2014 is a year I will never forget. So many events and experiences stand out in my mind, among them is living as a minimalist.
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Recently I began reading The Joy of Less by Francine Jay. In the first couple pages she talks about a scenario of having an amazing opportunity to move across the country, but not going because you are too bogged down by stuff.
Oddly enough, my husband and I did leave all our stuff behind to move halfway across the country. During Matt’s 4th and final year of Optometry school, we lived in 4 different apartments in 3 different states within 8 months. And I was pregnant.
Our first rotation was in Amarillo, Texas. We packed up our apartment where we lived for two years and put nearly everything in storage. Everything we needed had to be packed into our sedan.
That was tough to do. Somehow we got an air mattress, bedding, our clothes, the pricier cooking utensils, two laptops, and a printer to fit in that car. We decided we would buy any other necessities when we got to Texas and donate it all before we left.
Through this minimalist journey, I’ve been reflecting on our 3 months of extreme minimalist living. Today I’m sharing what I learned from living as a minimalist for 3 months.
Lessons I Learned from Living as a Minimalist
1 | Stuff is easily replaceable
We bought a cheap set of dishes, cheap appliance stores, a dinky desk, folding table, and two lawn chairs when we arrived in Texas. The thing is, we pick out all these nice items for ourselves, when anything can get you by.
2 | It’s easier to keep things tidy
Since the only furniture to speak of was a dinky desk, a folding table, two lawn chairs, and an air mattress, cleaning up was easy. Thank goodness, because I was not feeling great. (Maybe being a minimalist is great for pregnant women with morning sickness.)
3 | Some items are absolutely essential to comfort
The item I missed the most was our couch. How I longed to just walk in the door and throw myself down on something comfortable!
4 | You can only sleep on an air mattress for so long until…
By the end of 3 months my pregnant back was feeling that air mattress. I was so happy to travel just so I could sleep in a normal bed!
5 | You spend more time traveling
When you live with nothing, you have time and money to explore the world. It was our plan to begin with, but it was nice to experience the world rather than mope around in our smelly little apartment.
6 | When you have nothing, you look for community
We went to Texas with no connection to anybody. I did my research and found that one of the parishes was starting a group for people our age. Our very first meeting we met two awesome couples and other young singles who took us in right away. We are so grateful for their friendship and still think of them often, wishing we lived a little bit closer.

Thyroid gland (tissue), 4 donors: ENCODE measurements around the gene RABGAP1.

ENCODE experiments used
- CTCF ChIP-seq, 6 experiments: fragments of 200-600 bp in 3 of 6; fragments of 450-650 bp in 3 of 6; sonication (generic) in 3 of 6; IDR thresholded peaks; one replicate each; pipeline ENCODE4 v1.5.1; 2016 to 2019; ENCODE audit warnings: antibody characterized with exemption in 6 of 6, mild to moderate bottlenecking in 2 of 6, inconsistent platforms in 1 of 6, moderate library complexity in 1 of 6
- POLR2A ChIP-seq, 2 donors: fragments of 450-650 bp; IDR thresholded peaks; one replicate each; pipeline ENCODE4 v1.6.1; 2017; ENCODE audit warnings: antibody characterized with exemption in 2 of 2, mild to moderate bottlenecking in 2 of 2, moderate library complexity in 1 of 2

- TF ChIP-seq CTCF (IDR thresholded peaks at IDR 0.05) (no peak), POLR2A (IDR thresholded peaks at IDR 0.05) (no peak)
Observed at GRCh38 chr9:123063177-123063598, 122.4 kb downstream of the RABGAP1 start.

7 | You look for reasons to leave your home
I think this may be more because I couldn’t stand the awful smell of our apartment and that there was nowhere comfortable to sit #pregnancyproblems, but we tried to get out all the time. We viewed some beautiful sunsets, explored the canyon, and hung out with our new friends.
8 | You don’t buy frivolous items
Since we needed to get everything back home in one car ride, we didn’t buy many things. We asked ourselves those minimalist questions such as, “Is this something I need?,” “Do I have a home for it?,” and “Will this be a blessing or a burden?”
9 | Instead, you look for experiences to look back on
We jumped at every invitation our friends gave us to join them for sushi (in the Panhandle?), bowling, and the musical in the canyon.
10 | Relationships become the focus
Being away from home and our support systems also allowed us to really become dependent on each other as a couple. We also had less chores and less stuff to car each for, so we had more time to spend with each other and our new friends.
11 | Faith is important
The ability to go to the same Mass being celebrated back at home really made things feel less foreign and strange. After getting to know the community, we felt as though our new friends could be easily transplanted back in our home community. It felt like home.
Our life in Texas was truly unforgettable with the lessons we learned and the people we met. The whole experience still remains vivid in my memory, probably because it was so unlike any of the other places we lived.
For 3 months, we were minimalists. We had nothing except each other and the excitement of our first child on the way.
Living as a minimalist has it’s perks, but taken too far can become a burden. Today we are trying to find that balance between too much and not enough.